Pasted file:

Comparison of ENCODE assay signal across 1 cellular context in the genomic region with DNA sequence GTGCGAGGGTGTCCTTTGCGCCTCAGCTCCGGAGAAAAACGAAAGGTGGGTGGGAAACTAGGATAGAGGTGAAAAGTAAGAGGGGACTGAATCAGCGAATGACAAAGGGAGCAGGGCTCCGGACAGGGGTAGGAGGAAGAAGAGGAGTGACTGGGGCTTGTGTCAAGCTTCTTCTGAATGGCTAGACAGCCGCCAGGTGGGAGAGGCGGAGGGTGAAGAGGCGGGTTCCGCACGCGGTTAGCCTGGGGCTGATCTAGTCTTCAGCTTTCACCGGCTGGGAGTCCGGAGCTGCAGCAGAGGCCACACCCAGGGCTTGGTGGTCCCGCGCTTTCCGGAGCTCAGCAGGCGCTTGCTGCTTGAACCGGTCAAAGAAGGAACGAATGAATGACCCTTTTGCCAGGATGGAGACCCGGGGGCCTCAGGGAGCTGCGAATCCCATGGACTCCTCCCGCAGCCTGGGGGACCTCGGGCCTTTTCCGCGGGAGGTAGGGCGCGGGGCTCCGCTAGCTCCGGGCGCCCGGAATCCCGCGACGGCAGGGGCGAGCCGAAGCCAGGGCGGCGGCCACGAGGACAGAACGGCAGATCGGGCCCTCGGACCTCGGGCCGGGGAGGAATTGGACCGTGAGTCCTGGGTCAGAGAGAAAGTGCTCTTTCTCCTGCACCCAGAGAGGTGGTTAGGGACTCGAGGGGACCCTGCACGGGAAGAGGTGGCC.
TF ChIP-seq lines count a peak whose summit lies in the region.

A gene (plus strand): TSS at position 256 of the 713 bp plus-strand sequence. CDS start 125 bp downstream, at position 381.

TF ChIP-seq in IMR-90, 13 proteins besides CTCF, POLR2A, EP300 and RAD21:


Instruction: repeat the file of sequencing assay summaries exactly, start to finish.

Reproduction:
Comparison of ENCODE assay signal across 1 cellular context in the genomic region with DNA sequence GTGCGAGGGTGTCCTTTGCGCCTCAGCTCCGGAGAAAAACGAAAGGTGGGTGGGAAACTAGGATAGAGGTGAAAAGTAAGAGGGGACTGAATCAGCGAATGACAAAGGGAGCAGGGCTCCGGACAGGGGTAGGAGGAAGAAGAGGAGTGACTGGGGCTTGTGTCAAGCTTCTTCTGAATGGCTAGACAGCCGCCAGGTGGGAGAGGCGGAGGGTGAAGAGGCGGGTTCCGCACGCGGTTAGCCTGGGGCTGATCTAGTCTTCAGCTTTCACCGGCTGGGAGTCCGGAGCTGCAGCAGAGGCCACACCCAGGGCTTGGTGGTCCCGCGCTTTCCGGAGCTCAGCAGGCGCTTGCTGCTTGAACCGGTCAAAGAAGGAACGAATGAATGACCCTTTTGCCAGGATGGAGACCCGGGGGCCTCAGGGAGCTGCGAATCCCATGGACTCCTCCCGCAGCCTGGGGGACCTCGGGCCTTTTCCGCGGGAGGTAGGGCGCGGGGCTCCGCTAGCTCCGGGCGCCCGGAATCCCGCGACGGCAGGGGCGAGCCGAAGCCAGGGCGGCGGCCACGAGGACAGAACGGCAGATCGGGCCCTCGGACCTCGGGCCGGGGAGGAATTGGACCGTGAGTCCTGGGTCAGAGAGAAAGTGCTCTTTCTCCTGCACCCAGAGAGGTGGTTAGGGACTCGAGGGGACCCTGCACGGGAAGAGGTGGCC.
TF ChIP-seq lines count a peak whose summit lies in the region.

A gene (plus strand): TSS at position 256 of the 713 bp plus-strand sequence. CDS start 125 bp downstream, at position 381.

TF ChIP-seq in IMR-90, 13 proteins besides CTCF, POLR2A, EP300 and RAD21: